DepMap explainer   Network search

Application to COVID-19

In the context of the ongoing COVID-19 pandemic, the INDRA team is working on understanding the mechanisms by which SARS-CoV-2 infects cells and the subsequent host response process, with the goal of finding new therapeutics using INDRA.

Application to studying pain and inflammation

In the context of the DARPA Panacea program, the INDRA team is working on understanding the regulation of pain and inflammation with the goal of finding new therapeutics using INDRA.


Adeft (Acromine based Disambiguation of Entities From Text context) builds machine-learning models to disambiguate acronyms and other abbreviations of biological terms in the scientific literature. A growing number of pretrained disambiguation models are publicly available through the Python package.


Gilda is a Python package and REST service that grounds (i.e., finds appropriate identifiers in namespaces for) named entities in biomedical text. It also uses a set of machine-learned disambiguation models to choose between different senses of ambiguous synonyms. It can be integrated into applications as a Python package or through the REST service.
Website and REST API   Code

Projects and Funding

Big Mechanism The DARPA Big Mechanism program set out to automate the reading, assembly and modeling of mechanisms from the scientific literature. We built INDRA, an automated model assembly system which draws on natural language processing systems, and assembles their output into various predictive and explanatory models.
Funded by the Defense Advanced Research Projects Agency under award W911NF-14-1-0397.

Communicating with Computers The DARPA Communicating with Computers (CwC) program develops technologies for a new generation of human-machine interaction in which machines act as proactive collaborators rather than merely problem solving tools. We are developing an interactive dialogue system which allows scientists to interact with a computer partner – one that is able to harness knowledge extracted from the biomedical literature – to construct and test hypotheses about molecular systems.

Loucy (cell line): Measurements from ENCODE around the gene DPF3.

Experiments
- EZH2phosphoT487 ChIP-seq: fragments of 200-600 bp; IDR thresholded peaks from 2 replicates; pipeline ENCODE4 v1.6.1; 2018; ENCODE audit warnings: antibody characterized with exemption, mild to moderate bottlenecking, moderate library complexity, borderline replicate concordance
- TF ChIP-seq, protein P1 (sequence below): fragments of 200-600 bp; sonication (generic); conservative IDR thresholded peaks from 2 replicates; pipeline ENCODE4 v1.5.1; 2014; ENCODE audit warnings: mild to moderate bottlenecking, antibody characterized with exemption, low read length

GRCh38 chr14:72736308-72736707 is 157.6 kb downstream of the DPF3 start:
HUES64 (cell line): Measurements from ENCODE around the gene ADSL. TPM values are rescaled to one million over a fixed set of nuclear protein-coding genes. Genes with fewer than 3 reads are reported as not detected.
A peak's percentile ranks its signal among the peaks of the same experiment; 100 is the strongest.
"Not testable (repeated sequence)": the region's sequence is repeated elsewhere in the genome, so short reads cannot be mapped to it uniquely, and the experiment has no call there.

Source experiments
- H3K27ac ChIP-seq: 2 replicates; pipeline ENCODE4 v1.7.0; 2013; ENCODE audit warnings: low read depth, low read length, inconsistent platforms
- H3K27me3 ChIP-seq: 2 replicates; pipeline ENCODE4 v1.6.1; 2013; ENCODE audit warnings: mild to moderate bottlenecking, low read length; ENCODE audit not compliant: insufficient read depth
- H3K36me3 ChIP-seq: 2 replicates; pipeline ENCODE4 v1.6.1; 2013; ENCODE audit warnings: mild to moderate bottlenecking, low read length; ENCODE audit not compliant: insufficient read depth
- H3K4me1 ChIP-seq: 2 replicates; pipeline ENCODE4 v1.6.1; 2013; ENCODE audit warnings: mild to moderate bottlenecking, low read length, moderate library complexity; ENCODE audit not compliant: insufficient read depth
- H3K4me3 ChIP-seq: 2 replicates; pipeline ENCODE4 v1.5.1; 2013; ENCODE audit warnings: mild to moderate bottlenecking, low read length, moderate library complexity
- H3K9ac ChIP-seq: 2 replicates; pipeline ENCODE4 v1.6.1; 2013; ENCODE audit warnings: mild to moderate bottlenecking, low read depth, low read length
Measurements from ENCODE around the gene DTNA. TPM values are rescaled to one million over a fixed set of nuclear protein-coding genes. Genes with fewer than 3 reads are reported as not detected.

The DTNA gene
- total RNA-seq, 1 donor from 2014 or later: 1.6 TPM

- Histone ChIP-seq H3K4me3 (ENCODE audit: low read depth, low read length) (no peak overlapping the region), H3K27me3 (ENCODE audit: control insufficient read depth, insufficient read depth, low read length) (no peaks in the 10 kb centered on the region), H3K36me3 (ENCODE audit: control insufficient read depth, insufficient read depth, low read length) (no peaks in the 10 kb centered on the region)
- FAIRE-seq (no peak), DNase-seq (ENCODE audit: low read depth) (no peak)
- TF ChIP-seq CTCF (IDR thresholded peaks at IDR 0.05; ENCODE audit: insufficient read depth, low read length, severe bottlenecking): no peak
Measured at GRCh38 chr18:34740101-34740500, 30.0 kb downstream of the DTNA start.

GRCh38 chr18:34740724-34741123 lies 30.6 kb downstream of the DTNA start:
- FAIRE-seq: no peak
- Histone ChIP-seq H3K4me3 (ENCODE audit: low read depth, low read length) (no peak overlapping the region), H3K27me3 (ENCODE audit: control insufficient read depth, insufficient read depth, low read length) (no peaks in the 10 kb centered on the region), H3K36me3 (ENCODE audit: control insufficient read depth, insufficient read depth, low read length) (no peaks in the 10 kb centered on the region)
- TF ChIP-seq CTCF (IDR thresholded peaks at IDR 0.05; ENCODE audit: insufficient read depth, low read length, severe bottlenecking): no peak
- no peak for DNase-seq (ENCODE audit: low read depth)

Funded by the Defense Advanced Research Projects Agency under award W911NF-15-1-0544.

Automated Scientific Discovery Framework The DARPA Automated Scientific Discovery Framework program (ASDF) will develop algorithms and software for reasoning about complex mechanisms operating in the natural world, explaining large-scale data, assisting humans in generating actionable, model-based hypotheses and testing these hypotheses empirically.
Funded by the Defense Advanced Research Projects Agency under award W911NF018-1-0124.

World Modelers The DARPA World Modelers program aims to develop automated information collection and computational modeling techniques to understand the complex dynamics of global processes such as food security, migration and public health. We are developing the INDRA-GEM (Integrated Network and Dynamical Reasoning Assembler for Generalized Ensemble Modeling) automated model assembly system, which integrates information from diverse sources and implements novel probabilistic assembly techniques that can account for the uncertain nature of information in models.
Funded by the Defense Advanced Research Projects Agency under award W911NF-18-1-0014.

Automating Scientific Knowledge Extraction The DARPA ASKE program is part of DARPA's broader Artificial Intelligence Exploration program with the goal of developing technologies for the "Third Wave" of AI. We are developing EMMAA (Ecosystem of Machine-maintained Models with Automated Assembly), a set of self-updating models of cancer biology that run analysis proactively, and report about meaningful changes in conclusions to users.
Funded by the Defense Advanced Research Projects Agency under award HR00111990009.

Panacea The STOP PAIN project, as part of DARPA’s Panacea program, aims to develop novel drugs for the treatment of pain and inflammation using innovative research platforms. Unlike many modern drug discovery campaigns, which are target focused, we combine target-agnostic screening with network inference tools to create causal and mechanistic networks used for identification of previously unknown target-chemical ligand relationships.
Funded by the Defense Advanced Research Projects Agency under award HR00111920022.